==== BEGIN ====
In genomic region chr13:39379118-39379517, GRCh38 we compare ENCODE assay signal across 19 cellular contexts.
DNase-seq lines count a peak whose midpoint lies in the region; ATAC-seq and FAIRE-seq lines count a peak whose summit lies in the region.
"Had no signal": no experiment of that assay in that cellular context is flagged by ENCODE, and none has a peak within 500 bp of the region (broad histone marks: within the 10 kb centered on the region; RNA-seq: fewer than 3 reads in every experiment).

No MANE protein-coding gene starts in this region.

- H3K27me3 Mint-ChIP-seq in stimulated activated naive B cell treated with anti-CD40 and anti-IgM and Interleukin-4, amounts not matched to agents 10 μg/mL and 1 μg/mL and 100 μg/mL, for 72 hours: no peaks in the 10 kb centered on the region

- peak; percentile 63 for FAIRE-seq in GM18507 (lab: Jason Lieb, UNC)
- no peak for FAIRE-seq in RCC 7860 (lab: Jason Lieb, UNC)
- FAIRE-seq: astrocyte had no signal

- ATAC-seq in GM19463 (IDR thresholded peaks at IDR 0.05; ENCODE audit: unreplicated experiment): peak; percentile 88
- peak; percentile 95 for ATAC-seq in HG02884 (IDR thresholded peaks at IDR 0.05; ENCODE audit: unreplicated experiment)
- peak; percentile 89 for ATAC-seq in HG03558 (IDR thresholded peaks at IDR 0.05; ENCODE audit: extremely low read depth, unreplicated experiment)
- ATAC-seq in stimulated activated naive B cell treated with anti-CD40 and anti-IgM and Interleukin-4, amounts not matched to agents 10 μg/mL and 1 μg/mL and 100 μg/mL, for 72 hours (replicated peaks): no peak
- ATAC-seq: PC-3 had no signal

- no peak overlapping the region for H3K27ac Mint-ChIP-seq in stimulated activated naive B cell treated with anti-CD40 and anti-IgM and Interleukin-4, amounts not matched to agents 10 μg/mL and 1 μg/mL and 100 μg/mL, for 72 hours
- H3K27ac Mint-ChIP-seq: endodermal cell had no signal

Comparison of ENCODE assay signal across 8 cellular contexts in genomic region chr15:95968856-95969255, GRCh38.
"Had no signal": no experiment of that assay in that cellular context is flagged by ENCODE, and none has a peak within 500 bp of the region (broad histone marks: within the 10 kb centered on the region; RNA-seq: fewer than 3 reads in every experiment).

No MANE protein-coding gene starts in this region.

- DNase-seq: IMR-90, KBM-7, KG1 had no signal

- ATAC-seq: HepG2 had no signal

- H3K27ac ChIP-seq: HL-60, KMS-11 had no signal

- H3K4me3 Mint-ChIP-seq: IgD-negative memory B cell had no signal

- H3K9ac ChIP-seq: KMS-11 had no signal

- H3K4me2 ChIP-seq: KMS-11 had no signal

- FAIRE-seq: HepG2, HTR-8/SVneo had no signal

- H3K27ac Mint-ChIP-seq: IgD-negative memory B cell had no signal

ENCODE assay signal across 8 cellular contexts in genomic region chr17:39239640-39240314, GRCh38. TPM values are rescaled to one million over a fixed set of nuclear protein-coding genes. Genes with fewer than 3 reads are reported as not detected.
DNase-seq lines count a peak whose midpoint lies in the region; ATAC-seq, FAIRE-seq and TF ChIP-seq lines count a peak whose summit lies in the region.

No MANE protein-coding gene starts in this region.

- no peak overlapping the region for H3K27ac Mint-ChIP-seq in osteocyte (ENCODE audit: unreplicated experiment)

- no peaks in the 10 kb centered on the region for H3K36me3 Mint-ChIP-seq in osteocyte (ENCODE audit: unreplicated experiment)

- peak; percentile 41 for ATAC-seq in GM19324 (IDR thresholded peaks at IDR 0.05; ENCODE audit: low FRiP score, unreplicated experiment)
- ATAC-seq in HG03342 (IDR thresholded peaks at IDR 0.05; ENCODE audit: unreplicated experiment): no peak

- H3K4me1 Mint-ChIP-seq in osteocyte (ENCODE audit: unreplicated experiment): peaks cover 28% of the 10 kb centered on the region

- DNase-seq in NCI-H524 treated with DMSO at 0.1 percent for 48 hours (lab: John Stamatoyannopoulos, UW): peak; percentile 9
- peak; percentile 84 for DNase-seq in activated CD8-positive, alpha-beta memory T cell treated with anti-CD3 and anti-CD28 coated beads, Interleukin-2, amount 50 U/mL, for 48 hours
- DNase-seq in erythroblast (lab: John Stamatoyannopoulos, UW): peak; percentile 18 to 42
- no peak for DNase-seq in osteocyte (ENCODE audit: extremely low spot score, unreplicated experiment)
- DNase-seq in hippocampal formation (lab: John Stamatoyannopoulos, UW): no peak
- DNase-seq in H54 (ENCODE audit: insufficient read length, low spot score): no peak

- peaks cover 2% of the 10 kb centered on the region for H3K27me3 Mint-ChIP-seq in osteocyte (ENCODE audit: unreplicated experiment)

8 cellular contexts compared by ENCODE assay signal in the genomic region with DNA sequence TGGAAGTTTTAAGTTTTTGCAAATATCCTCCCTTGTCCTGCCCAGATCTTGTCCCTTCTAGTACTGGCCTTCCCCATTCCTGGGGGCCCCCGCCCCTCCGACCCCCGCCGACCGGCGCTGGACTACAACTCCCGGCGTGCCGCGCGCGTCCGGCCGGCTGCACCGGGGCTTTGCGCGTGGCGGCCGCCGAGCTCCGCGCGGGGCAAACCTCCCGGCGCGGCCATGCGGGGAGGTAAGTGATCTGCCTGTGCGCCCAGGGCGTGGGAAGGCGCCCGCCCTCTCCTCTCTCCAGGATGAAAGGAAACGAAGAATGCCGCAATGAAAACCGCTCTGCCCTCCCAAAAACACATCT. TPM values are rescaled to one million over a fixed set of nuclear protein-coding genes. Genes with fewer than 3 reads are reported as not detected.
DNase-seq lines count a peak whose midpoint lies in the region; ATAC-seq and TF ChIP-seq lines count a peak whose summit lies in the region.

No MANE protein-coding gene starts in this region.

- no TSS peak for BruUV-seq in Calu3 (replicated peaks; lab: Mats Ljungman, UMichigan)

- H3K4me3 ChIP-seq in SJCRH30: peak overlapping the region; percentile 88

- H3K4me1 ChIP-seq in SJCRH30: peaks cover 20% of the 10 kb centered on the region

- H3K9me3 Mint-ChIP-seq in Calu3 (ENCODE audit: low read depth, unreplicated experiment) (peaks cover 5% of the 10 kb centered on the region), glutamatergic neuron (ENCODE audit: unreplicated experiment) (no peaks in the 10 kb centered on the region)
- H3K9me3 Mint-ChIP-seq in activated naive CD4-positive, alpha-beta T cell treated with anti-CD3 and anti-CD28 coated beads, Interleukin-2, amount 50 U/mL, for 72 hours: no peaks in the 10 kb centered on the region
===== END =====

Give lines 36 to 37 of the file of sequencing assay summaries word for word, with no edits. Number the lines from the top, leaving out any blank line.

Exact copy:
- peak; percentile 84 for DNase-seq in activated CD8-positive, alpha-beta memory T cell treated with anti-CD3 and anti-CD28 coated beads, Interleukin-2, amount 50 U/mL, for 48 hours
- DNase-seq in erythroblast (lab: John Stamatoyannopoulos, UW): peak; percentile 18 to 42